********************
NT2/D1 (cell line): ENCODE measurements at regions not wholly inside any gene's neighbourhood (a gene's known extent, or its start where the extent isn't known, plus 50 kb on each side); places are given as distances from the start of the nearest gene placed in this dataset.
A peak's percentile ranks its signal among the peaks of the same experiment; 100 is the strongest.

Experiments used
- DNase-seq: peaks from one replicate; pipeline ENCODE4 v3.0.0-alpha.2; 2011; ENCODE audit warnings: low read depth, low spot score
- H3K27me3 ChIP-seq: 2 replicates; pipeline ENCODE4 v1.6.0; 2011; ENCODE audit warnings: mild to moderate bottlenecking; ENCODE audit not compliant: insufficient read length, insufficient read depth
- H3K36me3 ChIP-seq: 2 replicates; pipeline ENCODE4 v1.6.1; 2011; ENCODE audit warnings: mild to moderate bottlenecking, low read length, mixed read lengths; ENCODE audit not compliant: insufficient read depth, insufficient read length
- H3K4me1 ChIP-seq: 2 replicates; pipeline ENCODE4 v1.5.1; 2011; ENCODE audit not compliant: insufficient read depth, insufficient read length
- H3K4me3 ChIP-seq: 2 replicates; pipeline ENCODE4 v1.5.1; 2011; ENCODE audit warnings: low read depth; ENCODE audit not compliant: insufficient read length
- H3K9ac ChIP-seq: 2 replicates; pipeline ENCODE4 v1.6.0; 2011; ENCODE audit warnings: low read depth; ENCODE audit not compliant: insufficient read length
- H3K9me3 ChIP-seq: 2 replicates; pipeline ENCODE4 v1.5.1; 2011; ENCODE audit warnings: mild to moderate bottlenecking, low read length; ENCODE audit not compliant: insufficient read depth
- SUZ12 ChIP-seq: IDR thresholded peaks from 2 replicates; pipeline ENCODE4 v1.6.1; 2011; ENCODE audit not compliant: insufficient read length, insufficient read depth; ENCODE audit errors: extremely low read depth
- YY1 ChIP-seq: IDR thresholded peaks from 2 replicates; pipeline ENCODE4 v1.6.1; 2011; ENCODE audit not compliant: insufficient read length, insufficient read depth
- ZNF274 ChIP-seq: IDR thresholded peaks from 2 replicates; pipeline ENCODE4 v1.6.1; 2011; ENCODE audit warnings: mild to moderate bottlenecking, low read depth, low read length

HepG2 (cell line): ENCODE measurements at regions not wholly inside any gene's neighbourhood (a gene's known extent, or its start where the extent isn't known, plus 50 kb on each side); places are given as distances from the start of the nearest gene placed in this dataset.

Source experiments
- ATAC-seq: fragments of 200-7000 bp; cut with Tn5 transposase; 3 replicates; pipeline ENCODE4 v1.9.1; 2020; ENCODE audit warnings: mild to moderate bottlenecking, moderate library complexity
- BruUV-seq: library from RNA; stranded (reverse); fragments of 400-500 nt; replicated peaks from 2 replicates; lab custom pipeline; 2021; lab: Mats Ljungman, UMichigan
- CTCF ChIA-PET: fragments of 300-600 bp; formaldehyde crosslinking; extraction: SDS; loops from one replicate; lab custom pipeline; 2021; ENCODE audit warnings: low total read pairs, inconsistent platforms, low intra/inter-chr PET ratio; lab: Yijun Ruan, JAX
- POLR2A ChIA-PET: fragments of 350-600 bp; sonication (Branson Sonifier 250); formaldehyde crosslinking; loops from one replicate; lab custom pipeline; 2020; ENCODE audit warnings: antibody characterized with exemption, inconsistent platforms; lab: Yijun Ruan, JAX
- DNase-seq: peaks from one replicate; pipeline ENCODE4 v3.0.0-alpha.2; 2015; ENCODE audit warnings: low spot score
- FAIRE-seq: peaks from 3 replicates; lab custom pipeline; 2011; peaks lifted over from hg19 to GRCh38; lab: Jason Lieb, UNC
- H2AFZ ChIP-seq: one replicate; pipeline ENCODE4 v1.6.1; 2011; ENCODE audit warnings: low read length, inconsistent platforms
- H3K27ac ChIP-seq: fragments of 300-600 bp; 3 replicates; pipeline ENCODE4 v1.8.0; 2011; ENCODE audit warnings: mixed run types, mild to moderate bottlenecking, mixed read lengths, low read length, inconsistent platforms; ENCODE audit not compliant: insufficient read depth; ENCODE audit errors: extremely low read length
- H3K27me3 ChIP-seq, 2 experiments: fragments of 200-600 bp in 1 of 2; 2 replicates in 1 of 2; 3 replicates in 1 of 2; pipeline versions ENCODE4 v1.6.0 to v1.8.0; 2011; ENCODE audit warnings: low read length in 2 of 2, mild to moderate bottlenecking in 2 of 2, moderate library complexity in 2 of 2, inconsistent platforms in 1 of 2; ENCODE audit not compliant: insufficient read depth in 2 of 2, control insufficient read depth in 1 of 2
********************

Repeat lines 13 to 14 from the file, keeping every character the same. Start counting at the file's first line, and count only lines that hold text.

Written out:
- ZNF274 ChIP-seq: IDR thresholded peaks from 2 replicates; pipeline ENCODE4 v1.6.1; 2011; ENCODE audit warnings: mild to moderate bottlenecking, low read depth, low read length

HepG2 (cell line): ENCODE measurements at regions not wholly inside any gene's neighbourhood (a gene's known extent, or its start where the extent isn't known, plus 50 kb on each side); places are given as distances from the start of the nearest gene placed in this dataset.